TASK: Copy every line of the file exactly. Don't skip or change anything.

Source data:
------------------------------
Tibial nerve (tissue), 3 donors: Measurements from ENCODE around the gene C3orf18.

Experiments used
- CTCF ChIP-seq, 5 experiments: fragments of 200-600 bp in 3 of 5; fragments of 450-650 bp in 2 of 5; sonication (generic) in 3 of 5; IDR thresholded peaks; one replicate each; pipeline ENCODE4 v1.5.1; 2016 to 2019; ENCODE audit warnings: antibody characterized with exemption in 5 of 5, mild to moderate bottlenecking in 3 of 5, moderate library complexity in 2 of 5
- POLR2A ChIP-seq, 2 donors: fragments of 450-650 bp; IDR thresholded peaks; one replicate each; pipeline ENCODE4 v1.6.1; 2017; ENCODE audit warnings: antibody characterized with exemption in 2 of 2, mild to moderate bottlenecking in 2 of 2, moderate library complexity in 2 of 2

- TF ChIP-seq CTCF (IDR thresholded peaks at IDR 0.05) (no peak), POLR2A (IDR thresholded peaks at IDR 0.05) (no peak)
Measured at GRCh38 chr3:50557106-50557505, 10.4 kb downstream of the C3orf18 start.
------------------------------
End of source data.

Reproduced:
Tibial nerve (tissue), 3 donors: Measurements from ENCODE around the gene C3orf18.

Experiments used
- CTCF ChIP-seq, 5 experiments: fragments of 200-600 bp in 3 of 5; fragments of 450-650 bp in 2 of 5; sonication (generic) in 3 of 5; IDR thresholded peaks; one replicate each; pipeline ENCODE4 v1.5.1; 2016 to 2019; ENCODE audit warnings: antibody characterized with exemption in 5 of 5, mild to moderate bottlenecking in 3 of 5, moderate library complexity in 2 of 5
- POLR2A ChIP-seq, 2 donors: fragments of 450-650 bp; IDR thresholded peaks; one replicate each; pipeline ENCODE4 v1.6.1; 2017; ENCODE audit warnings: antibody characterized with exemption in 2 of 2, mild to moderate bottlenecking in 2 of 2, moderate library complexity in 2 of 2

- TF ChIP-seq CTCF (IDR thresholded peaks at IDR 0.05) (no peak), POLR2A (IDR thresholded peaks at IDR 0.05) (no peak)
Measured at GRCh38 chr3:50557106-50557505, 10.4 kb downstream of the C3orf18 start.